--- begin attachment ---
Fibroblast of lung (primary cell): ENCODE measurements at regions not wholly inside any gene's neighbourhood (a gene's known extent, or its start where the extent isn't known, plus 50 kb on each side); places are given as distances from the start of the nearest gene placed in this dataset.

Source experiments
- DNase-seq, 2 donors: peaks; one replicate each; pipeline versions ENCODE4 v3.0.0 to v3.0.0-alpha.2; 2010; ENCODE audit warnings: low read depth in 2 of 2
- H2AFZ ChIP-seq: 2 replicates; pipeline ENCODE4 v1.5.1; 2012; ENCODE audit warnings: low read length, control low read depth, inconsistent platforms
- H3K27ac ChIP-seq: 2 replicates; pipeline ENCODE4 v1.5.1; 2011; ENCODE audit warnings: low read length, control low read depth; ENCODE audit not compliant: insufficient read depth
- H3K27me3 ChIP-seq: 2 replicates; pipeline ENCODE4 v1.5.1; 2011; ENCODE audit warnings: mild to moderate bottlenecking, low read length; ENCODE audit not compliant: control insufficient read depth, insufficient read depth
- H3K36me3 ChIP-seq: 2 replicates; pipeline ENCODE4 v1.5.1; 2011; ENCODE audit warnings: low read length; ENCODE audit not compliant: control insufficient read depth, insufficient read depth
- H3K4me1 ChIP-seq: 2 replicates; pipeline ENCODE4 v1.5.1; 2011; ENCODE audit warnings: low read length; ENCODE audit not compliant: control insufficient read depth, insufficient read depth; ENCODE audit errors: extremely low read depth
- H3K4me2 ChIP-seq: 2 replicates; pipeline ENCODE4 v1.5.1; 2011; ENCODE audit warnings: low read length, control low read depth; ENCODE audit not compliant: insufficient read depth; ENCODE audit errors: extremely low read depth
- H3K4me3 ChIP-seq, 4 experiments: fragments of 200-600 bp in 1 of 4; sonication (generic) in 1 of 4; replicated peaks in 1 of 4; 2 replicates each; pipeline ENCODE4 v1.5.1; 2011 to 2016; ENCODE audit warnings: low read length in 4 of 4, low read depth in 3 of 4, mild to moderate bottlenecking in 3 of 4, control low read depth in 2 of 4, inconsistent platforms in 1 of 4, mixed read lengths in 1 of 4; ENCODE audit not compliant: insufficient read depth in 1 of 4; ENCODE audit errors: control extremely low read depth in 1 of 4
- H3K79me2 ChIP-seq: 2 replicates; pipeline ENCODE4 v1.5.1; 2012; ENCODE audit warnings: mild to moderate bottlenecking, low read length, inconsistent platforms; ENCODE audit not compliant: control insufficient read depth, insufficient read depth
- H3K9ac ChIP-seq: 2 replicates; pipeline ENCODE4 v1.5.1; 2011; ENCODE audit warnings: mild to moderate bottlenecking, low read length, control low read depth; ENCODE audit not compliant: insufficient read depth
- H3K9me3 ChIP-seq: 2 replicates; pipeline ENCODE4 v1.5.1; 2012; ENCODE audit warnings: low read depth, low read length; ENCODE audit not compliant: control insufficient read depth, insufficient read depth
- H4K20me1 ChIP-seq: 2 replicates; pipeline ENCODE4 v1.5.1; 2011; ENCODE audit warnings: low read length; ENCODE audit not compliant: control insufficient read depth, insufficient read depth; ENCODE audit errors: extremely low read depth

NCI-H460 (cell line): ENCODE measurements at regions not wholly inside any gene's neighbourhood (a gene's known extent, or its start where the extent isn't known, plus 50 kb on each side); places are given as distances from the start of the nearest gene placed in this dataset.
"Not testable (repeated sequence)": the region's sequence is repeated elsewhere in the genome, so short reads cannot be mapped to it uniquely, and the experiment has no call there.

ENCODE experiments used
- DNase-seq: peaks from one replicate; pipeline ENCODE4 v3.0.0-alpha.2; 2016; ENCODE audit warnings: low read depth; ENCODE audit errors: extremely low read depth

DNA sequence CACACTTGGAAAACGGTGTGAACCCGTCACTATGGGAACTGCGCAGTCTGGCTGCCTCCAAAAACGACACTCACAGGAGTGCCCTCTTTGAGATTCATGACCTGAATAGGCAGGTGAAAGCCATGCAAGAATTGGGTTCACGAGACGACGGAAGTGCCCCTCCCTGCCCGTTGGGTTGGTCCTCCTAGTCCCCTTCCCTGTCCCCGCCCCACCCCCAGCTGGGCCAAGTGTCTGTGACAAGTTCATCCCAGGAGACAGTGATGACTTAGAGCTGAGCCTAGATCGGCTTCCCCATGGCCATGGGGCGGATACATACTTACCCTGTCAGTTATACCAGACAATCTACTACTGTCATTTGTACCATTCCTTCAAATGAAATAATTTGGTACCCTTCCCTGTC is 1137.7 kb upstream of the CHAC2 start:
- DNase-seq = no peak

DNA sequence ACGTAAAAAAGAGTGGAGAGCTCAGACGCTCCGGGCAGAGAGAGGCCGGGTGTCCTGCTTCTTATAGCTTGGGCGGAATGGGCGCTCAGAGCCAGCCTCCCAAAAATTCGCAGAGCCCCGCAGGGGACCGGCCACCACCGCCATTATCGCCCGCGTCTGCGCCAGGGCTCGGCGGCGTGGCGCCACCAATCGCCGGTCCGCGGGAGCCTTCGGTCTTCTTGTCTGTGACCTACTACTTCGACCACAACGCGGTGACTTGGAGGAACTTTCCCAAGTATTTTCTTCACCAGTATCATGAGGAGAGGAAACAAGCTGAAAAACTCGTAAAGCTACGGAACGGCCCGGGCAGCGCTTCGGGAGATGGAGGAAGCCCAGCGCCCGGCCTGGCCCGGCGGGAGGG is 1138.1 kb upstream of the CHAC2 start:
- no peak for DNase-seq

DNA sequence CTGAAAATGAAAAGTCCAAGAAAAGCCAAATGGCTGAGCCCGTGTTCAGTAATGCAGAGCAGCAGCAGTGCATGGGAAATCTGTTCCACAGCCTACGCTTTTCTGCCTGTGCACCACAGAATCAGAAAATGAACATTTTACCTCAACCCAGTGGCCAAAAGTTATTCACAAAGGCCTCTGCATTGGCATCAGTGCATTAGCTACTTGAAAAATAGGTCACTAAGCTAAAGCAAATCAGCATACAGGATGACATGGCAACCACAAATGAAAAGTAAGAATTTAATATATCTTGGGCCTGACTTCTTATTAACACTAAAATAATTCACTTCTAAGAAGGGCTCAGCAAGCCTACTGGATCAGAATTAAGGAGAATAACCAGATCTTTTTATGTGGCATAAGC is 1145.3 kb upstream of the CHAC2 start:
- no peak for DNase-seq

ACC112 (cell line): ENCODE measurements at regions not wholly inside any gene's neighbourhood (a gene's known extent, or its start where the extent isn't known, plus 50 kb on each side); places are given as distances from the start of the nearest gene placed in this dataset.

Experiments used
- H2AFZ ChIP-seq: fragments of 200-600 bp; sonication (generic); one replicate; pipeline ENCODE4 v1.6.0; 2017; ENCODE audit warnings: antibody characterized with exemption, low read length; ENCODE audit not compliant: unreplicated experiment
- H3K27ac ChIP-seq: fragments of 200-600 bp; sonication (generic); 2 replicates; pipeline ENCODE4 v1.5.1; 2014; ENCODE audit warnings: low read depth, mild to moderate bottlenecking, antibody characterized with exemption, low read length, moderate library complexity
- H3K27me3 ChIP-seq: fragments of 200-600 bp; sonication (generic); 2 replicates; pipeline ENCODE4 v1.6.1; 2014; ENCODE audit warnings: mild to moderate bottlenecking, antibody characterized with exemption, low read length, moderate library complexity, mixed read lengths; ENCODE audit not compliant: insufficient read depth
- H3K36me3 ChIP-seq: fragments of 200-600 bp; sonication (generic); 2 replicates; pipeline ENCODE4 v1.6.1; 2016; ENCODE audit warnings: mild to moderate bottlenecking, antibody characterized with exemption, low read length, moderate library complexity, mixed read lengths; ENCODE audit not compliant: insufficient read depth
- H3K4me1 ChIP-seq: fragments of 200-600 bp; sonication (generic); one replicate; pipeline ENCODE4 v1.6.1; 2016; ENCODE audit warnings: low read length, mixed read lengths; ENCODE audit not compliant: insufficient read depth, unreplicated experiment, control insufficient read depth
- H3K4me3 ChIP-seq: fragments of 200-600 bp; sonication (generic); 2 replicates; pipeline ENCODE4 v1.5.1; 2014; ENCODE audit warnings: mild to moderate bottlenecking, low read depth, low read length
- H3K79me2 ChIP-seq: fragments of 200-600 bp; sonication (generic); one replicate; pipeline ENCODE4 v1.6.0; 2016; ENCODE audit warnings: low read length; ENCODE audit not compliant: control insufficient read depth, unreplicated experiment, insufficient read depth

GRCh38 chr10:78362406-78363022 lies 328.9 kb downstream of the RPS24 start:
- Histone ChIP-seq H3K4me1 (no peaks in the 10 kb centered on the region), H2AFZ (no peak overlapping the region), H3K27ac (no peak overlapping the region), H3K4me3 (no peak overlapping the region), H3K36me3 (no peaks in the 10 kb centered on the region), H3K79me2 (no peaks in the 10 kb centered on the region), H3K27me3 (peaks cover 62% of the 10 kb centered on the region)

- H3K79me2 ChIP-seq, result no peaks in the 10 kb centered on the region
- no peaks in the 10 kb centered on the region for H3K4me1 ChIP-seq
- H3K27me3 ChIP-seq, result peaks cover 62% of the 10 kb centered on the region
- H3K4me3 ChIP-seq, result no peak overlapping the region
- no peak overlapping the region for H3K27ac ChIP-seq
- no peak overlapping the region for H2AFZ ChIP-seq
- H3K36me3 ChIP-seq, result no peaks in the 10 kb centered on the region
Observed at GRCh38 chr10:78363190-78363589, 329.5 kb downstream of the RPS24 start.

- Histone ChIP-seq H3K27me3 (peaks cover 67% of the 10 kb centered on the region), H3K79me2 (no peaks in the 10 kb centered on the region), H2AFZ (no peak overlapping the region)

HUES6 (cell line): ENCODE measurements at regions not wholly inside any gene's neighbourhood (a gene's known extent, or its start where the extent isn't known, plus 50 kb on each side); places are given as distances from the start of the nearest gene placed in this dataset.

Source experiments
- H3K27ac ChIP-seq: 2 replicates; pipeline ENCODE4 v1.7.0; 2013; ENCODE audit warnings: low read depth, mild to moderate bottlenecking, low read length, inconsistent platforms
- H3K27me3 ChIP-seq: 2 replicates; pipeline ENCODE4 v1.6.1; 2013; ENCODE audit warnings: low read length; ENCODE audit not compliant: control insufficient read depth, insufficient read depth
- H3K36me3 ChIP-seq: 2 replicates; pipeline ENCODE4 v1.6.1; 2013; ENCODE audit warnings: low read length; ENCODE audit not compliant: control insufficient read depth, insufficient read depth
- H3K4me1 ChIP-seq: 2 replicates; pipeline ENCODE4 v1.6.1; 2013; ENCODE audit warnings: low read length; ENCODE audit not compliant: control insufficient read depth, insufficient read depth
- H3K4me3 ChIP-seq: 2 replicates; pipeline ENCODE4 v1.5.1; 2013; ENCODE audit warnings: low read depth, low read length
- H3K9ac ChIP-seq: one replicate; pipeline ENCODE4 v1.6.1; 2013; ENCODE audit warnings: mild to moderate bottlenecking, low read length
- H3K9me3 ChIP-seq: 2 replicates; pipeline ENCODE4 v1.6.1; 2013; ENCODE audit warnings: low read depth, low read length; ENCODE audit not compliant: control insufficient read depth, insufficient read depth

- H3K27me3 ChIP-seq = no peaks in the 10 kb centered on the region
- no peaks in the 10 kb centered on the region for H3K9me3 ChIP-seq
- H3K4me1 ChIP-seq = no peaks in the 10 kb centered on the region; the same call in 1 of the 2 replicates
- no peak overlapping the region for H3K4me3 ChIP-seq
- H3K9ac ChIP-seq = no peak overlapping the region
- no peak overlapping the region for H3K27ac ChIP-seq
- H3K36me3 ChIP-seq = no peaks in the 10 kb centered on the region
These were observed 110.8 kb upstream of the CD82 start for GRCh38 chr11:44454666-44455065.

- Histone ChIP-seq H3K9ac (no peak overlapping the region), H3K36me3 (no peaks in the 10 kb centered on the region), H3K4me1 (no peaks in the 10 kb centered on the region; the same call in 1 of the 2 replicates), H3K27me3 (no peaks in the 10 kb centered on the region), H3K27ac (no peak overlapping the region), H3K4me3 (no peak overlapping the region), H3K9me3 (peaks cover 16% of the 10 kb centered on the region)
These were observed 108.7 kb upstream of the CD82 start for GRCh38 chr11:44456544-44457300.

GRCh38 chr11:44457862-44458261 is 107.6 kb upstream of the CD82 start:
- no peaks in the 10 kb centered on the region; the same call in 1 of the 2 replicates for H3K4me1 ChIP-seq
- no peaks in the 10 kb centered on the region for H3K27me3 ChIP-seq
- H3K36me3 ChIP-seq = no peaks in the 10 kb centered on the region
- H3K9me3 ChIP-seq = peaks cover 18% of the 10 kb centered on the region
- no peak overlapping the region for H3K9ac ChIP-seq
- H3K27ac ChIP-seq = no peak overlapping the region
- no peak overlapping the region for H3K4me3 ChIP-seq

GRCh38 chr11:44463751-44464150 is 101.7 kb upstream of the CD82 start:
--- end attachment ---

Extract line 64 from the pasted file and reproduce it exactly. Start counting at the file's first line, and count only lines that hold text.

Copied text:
GRCh38 chr11:44457862-44458261 is 107.6 kb upstream of the CD82 start: